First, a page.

German Foreign Minister Frank-Walter Steinmeier has high hopes for an improvement in US-German relations under the new administration of President Barack Obama. The chances of those hopes being fulfilled will become clearer over the next few days, after Steinmeier's meeting Tuesday with his US counterpart Hillary Clinton and this weekend's Munich security conference.
Steinmeier, who has been noticeably keener to engage the Obama administration than German Chancellor Angela Merkel, was upbeat about trans-Atlantic relations as he prepared for his trip. "I am now finding dialogue partners for issues where they were previously hard to find," he said Monday before leaving for the US. He told reporters during his flight to Washinton that he wants to push for a "new trans-Atlantic agenda," which would include arms control, energy security and climate change.
Steinmeier will be the first member of Merkel's cabinet to be received by the new US administration. As well as talking to Clinton, who was sworn in on Monday, Steinmeier will also meet with Obama's national security adviser, James Jones. It is not clear if he will also meet with the president. Among other issues, Steinmeier and Clinton are expected to discuss the forthcoming NATO summit in April, the global financial crisis, climate change, the situation in the Middle East, Iraq and Afghanistan.
Disarmament is also an issue close to Steinmeier's heart. In an article to be published in the Wednesday edition of the newspaper Süddeutsche Zeitung, Steinmeier expresses his hope that progress can be made on the issue "after a years-long blockade by President George W. Bush." Specifically, Steinmeier would like to see action on producing a successor agreement to the START 1 treaty on strategic nuclear weapons, which expires in 2009, and also for the US Senate to ratify the Comprehensive Nuclear Test Ban Treaty. During her recent hearing before the Senate Foreign Relations Committee, Clinton said she would push for progress on both issues.
Steinmeier would also like to see the Obama administration roll back American plans for a controversial missile defense shield with installations in Poland and the Czech Republic. The missile shield, a brainchild of former President George W. Bush, has caused friction between the US and Russia. "I expect all the sides in the controversial question of the planned US missile shield in eastern Europe to get together to discuss the issue. My position remains: Where there is a common threat, common answers are also possible," Steinmeier wrote in the article, which is timed to coincide with the Munich security conference. The closely watched conference starts Friday and will be attended by US Vice President Joe Biden and James Jones.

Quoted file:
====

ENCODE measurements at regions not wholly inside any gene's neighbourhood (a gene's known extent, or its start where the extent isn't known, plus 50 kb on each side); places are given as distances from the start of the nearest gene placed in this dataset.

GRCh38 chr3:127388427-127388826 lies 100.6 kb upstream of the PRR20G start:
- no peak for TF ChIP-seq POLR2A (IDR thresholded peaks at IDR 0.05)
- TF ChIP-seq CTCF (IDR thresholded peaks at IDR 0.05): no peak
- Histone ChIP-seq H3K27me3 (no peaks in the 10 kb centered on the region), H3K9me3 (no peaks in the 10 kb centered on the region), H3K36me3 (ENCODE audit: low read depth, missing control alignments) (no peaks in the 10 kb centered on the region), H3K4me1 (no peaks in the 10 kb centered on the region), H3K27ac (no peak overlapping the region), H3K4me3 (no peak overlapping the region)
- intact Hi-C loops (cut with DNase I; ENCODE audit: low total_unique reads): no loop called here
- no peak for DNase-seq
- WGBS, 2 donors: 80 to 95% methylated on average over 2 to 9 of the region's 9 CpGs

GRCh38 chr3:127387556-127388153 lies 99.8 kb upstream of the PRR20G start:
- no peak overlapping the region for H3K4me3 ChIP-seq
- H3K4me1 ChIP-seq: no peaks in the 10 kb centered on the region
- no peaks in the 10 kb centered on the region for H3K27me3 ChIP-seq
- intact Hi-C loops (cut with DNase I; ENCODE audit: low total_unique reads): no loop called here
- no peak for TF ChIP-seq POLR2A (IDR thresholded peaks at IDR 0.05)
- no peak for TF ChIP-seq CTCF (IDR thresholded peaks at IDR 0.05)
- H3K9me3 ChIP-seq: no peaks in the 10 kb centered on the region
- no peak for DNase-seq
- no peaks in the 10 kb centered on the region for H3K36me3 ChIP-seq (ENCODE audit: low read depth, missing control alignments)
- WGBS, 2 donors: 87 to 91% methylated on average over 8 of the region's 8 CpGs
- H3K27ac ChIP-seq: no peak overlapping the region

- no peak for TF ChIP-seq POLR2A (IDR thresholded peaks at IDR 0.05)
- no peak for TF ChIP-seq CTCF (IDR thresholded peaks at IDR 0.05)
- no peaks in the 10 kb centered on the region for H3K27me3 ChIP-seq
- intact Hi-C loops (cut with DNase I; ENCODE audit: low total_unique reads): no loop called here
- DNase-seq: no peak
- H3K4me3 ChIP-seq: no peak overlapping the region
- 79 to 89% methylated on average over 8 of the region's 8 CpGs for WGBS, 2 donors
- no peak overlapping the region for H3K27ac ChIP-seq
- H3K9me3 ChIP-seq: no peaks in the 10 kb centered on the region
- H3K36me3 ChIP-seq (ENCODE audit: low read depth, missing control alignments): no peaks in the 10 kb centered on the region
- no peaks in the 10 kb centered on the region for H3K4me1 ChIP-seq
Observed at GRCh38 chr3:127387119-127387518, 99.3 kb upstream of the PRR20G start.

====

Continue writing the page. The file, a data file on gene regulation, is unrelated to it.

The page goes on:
In the article, Steinmeier wrote that the fact that Russia had backed away from plans to station Iskander missiles in the Russian enclave of Kaliningrad was a positive signal. Steinmeier also called for the NATO-Russia Council to be re-activated. The council's work was suspended after Russia's military conflict with Georgia in August 2008. "We urgently need the council as a forum for dialogue, especially in difficult times," Steinmeier wrote.
The German foreign minister also welcomed Obama's recent offer of dialogue with Iran over its nuclear program, but said that disarmament was also key to stopping nuclear proliferation. "Only when the nuclear powers are prepared to reduce their arsenals will we also be able to prevent nuclear proliferation on a sustained basis," he wrote.
Steinmeier plans to invite high-ranking experts to a meeting in Berlin in June to discuss the possibility of saving the Conventional Forces in Europe Treaty, which Russia suspended in 2007. In an open letter to Obama published in SPIEGEL in January, Steinmeier said the CFE treaty, which puts upper limits on certain types of conventional weapons in Europe, "must be urgently reformed and preserved."